Monday, 13 December 2021 13:25

Border exceptions the first step in the process - Feds

Written by  Staff Reporters
Federated Farmers immigration spokesperson Chris Lewis. Federated Farmers immigration spokesperson Chris Lewis.

Federated Farmers says they are pleased to see the Government’s approval of border class exceptions for a number of international agricultural workers for early 2022.

The border exceptions will allow approved workers to assist with the shearing and arable sectors over their peak busy period. The Government has also made some changes to the current dairy worker border exception, allowing more dairy farm assistants to meet the high demand for entry level staff around the country.

"For seasonal work such as shearing and the arable harvest it is essential that we bolster our local workforce with talent from overseas," Federated Farmers immigration spokesperson Chris Lewis says.

"We are also pleased to see the settings are being changed for the dairy border exception. Farmers across the country are asking for boots on the ground to help milk and feed livestock and the dairy assistant is the right role for doing this."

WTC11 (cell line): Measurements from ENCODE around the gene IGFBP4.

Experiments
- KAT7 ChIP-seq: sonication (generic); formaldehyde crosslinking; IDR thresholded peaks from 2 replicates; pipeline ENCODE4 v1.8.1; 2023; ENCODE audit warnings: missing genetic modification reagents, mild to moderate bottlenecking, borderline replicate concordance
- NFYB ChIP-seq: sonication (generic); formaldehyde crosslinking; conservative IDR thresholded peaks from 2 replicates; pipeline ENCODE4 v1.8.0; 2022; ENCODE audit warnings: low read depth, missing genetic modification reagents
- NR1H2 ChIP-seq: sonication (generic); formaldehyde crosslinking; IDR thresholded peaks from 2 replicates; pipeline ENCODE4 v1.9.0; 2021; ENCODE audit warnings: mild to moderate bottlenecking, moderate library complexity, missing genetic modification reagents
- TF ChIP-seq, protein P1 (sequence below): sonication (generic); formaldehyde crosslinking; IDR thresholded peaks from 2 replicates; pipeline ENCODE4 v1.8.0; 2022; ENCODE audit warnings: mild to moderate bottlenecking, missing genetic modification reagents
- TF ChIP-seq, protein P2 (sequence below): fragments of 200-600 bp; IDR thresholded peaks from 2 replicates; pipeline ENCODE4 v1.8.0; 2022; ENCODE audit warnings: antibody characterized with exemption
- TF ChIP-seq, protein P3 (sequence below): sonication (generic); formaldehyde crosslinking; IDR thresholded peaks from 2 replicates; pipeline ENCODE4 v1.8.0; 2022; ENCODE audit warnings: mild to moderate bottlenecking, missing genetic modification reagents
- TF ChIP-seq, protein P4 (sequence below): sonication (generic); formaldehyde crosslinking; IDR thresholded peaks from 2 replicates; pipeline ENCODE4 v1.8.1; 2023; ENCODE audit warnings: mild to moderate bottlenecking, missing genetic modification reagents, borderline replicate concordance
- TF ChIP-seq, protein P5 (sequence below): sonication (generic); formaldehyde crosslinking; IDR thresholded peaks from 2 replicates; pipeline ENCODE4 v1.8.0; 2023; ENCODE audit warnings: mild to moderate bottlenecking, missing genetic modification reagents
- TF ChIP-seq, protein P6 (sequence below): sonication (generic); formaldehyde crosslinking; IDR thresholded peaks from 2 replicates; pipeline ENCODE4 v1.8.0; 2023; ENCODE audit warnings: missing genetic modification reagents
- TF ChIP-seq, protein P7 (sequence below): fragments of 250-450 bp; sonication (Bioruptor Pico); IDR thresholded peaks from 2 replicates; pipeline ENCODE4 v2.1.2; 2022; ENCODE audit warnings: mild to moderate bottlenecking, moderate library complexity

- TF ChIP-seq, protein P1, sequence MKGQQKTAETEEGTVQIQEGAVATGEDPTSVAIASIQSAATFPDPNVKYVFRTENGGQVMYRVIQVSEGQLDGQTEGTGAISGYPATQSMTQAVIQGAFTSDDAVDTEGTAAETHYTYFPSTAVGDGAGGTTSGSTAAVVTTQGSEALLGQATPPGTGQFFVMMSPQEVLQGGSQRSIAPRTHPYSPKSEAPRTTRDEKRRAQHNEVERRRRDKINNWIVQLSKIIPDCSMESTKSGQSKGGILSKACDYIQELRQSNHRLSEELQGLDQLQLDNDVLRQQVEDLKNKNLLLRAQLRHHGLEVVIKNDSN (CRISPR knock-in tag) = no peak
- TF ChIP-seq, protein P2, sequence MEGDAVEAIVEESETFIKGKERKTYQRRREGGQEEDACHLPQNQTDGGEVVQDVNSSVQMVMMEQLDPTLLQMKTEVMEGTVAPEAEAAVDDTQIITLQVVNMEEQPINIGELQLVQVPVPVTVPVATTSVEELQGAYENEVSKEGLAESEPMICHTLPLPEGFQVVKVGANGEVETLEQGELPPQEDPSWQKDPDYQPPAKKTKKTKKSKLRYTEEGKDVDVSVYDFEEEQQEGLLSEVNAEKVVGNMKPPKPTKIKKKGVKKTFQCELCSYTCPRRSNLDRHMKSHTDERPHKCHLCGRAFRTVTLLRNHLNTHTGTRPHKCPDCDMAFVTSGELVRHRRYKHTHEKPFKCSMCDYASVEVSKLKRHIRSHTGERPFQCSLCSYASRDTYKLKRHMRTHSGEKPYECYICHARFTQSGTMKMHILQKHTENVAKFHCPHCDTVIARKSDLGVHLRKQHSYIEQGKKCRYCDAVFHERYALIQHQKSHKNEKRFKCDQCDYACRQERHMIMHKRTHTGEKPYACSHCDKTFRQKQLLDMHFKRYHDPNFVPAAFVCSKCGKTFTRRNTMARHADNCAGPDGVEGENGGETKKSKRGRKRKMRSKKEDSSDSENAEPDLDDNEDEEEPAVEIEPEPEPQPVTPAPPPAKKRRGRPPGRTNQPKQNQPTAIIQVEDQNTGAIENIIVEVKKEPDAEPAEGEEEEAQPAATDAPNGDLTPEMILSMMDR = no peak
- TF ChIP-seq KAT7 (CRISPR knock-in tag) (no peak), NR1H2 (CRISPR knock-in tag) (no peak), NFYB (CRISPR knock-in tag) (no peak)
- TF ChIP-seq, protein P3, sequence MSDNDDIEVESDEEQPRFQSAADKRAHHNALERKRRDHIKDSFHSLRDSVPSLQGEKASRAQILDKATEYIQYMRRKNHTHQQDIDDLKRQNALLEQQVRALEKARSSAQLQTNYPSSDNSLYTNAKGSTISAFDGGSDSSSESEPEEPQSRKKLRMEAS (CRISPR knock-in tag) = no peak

The Government’s announcement followed meetings and months of advocacy from Federated Farmers, DairyNZ, the Shearers Contractors Association, Rural Contractors NZ and Dairy Women’s Network to get an improved class exception process and staff on farm.

"Last week we met twice with ministers to give this another push and get messages across," Lewis says.

While the border exceptions have been approved, employers and their workers are still faced with a complex and lengthy process to get employees into New Zealand and working on farms.

“The border exception is just the first part of this process,” says Lewis.

"Employers and their workers will need to work closely with their respective industry groups to sort MIQ, flights and all the associated paperwork. This is not an easy or cheap task for either party, but with unemployment at such low levels this is really the only option for much of the primary industries at the moment."

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